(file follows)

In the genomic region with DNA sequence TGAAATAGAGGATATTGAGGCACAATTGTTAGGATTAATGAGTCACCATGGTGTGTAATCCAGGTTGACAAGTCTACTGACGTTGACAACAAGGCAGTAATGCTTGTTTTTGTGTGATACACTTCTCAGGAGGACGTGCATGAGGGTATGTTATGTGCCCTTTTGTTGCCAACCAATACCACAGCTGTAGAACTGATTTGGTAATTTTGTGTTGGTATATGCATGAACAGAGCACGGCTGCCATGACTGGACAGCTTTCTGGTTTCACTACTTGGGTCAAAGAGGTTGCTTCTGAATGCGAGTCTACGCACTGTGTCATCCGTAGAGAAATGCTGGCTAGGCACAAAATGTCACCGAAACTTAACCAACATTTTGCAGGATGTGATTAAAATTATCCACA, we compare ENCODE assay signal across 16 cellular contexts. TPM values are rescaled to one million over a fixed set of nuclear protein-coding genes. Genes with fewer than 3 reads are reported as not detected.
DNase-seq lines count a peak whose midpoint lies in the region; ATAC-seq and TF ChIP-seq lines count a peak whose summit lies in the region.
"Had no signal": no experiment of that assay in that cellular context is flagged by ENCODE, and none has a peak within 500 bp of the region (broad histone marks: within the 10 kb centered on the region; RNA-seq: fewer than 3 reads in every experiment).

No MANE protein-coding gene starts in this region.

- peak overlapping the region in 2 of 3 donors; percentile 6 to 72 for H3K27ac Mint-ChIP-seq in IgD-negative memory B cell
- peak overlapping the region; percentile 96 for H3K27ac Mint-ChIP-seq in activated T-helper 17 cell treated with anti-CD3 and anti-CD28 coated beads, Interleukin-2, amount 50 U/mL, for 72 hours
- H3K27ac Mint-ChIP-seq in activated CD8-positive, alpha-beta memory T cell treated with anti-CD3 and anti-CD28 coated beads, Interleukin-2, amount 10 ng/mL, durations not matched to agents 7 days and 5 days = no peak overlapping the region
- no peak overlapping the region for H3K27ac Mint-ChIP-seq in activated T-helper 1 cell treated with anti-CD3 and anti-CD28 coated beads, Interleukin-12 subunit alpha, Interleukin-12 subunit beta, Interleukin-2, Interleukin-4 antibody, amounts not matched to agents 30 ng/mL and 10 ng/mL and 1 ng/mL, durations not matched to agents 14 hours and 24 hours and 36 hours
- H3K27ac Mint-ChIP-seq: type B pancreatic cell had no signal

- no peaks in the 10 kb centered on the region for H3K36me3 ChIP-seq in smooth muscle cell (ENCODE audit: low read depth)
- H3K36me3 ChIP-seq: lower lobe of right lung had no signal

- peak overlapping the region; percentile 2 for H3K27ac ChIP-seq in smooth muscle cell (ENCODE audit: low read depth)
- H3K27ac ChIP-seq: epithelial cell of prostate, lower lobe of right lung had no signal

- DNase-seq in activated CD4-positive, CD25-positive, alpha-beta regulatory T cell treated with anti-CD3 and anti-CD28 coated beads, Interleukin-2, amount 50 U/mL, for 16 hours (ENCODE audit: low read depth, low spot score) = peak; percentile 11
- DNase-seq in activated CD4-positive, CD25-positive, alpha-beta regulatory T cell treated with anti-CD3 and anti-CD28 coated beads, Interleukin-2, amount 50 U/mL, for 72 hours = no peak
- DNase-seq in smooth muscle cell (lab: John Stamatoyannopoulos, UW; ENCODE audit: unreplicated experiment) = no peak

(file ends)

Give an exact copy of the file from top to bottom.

In the genomic region with DNA sequence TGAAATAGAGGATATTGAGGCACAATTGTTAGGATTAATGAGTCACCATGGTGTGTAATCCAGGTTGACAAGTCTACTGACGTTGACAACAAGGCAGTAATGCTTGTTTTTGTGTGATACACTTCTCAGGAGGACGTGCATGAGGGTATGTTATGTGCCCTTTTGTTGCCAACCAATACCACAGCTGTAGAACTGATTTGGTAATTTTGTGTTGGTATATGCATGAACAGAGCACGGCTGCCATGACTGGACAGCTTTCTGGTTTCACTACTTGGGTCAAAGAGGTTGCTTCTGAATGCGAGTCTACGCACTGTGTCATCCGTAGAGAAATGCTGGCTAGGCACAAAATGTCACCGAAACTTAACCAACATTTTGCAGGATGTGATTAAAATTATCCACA, we compare ENCODE assay signal across 16 cellular contexts. TPM values are rescaled to one million over a fixed set of nuclear protein-coding genes. Genes with fewer than 3 reads are reported as not detected.
DNase-seq lines count a peak whose midpoint lies in the region; ATAC-seq and TF ChIP-seq lines count a peak whose summit lies in the region.
"Had no signal": no experiment of that assay in that cellular context is flagged by ENCODE, and none has a peak within 500 bp of the region (broad histone marks: within the 10 kb centered on the region; RNA-seq: fewer than 3 reads in every experiment).

No MANE protein-coding gene starts in this region.

- peak overlapping the region in 2 of 3 donors; percentile 6 to 72 for H3K27ac Mint-ChIP-seq in IgD-negative memory B cell
- peak overlapping the region; percentile 96 for H3K27ac Mint-ChIP-seq in activated T-helper 17 cell treated with anti-CD3 and anti-CD28 coated beads, Interleukin-2, amount 50 U/mL, for 72 hours
- H3K27ac Mint-ChIP-seq in activated CD8-positive, alpha-beta memory T cell treated with anti-CD3 and anti-CD28 coated beads, Interleukin-2, amount 10 ng/mL, durations not matched to agents 7 days and 5 days = no peak overlapping the region
- no peak overlapping the region for H3K27ac Mint-ChIP-seq in activated T-helper 1 cell treated with anti-CD3 and anti-CD28 coated beads, Interleukin-12 subunit alpha, Interleukin-12 subunit beta, Interleukin-2, Interleukin-4 antibody, amounts not matched to agents 30 ng/mL and 10 ng/mL and 1 ng/mL, durations not matched to agents 14 hours and 24 hours and 36 hours
- H3K27ac Mint-ChIP-seq: type B pancreatic cell had no signal

- no peaks in the 10 kb centered on the region for H3K36me3 ChIP-seq in smooth muscle cell (ENCODE audit: low read depth)
- H3K36me3 ChIP-seq: lower lobe of right lung had no signal

- peak overlapping the region; percentile 2 for H3K27ac ChIP-seq in smooth muscle cell (ENCODE audit: low read depth)
- H3K27ac ChIP-seq: epithelial cell of prostate, lower lobe of right lung had no signal

- DNase-seq in activated CD4-positive, CD25-positive, alpha-beta regulatory T cell treated with anti-CD3 and anti-CD28 coated beads, Interleukin-2, amount 50 U/mL, for 16 hours (ENCODE audit: low read depth, low spot score) = peak; percentile 11
- DNase-seq in activated CD4-positive, CD25-positive, alpha-beta regulatory T cell treated with anti-CD3 and anti-CD28 coated beads, Interleukin-2, amount 50 U/mL, for 72 hours = no peak
- DNase-seq in smooth muscle cell (lab: John Stamatoyannopoulos, UW; ENCODE audit: unreplicated experiment) = no peak